Tuesday, September 25, 2007

Juxtapositions #37

So here's a strange moment. I'm currently enrolled in an informal seminar course called Plato's Republic. There's a teacher at our school who has taught the course for many years, and each year he offers a special section for interested adults—parents and teachers mostly. He'll be retiring at the end of the year, and I wanted to get a chance to take the course and go back into Plato, whom I had not read since college. We're meeting in a traditional classroom around a traditional table reading a physical book written something like 2400 years ago (I just doublechecked the date, not through Google, which might have been easier, but, for old times' sake, in my twice-rebound copy of Benet's Reader's Encyclopedia, which I bought in 1965 and have been using ever since—most often, I must confess, to find answers for crossword puzzles), and we're having actual honest-to-God real-life three-dimensional conversations about timeless issues like the nature of justice.

So this evening I place my Plato on the table, turn to my computer, and here in my Google Reader inbox I find a post from Ken Ronkowitz which features this video, the introductory lecture from a Alexandra Juhasz, a college professor who is teaching an online course about YouTube, on Youtube:

I'm not sure what all of this means. I think that Alexandra Juhasz is embarking on a very interesting educational odyssey, the results of which is going to be much less predictable and impact a whole lot more people than our quiet little seminar over The Republic. Interesting times.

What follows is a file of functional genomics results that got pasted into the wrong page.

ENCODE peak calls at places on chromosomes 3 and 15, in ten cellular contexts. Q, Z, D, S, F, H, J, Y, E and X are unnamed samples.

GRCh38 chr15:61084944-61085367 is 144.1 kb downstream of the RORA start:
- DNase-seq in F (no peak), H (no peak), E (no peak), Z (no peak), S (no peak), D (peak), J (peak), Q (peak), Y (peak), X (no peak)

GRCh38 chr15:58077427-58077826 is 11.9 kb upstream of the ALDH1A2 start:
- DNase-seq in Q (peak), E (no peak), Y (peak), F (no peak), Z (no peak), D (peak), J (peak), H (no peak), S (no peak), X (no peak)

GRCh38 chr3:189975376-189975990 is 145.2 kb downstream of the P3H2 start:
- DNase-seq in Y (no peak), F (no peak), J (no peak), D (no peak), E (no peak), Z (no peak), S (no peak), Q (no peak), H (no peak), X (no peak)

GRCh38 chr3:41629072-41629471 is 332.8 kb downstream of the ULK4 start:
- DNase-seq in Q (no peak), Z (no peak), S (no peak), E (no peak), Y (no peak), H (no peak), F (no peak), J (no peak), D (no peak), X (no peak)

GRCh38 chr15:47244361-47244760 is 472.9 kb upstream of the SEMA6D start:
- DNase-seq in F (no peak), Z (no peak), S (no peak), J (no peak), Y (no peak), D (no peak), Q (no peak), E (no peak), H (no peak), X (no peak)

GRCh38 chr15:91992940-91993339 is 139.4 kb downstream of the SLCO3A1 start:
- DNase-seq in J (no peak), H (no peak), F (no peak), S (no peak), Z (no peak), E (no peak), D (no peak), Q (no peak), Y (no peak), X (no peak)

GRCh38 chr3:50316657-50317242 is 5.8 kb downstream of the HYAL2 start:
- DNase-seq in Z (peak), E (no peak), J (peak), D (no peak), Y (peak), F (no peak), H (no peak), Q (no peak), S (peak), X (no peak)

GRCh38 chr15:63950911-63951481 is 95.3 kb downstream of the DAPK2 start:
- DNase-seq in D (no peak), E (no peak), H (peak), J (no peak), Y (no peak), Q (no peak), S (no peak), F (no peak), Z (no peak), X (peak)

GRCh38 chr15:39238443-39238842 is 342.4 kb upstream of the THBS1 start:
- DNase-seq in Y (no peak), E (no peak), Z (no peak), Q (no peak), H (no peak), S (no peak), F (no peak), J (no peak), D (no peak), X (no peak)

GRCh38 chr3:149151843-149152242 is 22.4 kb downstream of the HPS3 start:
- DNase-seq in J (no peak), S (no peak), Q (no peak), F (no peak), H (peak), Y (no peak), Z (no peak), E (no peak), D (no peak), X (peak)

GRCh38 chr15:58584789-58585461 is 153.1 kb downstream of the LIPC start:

Friday, September 21, 2007

Phase One

The school year has its rhythms, and one of the punctuation marks at our school is parents' night. About a month into the school year, just before the first quarter progress reports come out, our school runs a program where parents come in for two and a half hours and go through an abbreviated version of their child's schedule, moving from class to class for ten-minute introductory sessions in which each teacher gives a brief overview of the course.

It always surprises me how fast the first month goes by and how soon parents' night arrives. I've come over the years to enjoy the experience. I like meeting with the parents, however briefly, and getting a chance to try to put the daily events of the semester in a broader context. With my second-semester sophomores, for example—the ones who took the first half of the course in summer school—I think of the trajectory of the semester as a three-part arc. The first month or so consists of a series of shorter readings and exercises designed both to introduce the students to some of the essential questions and process skills that they will be engaged with for the rest of the semester, and to acclimate the students to one another and to the culture of the classroom. I don't do things exactly the way that other teachers do them, and it takes a while for students to get a read on me and vice versa. One of the reasons that first month seems to go by so fast is that there are so many different sets of adjustments that we are making to one another.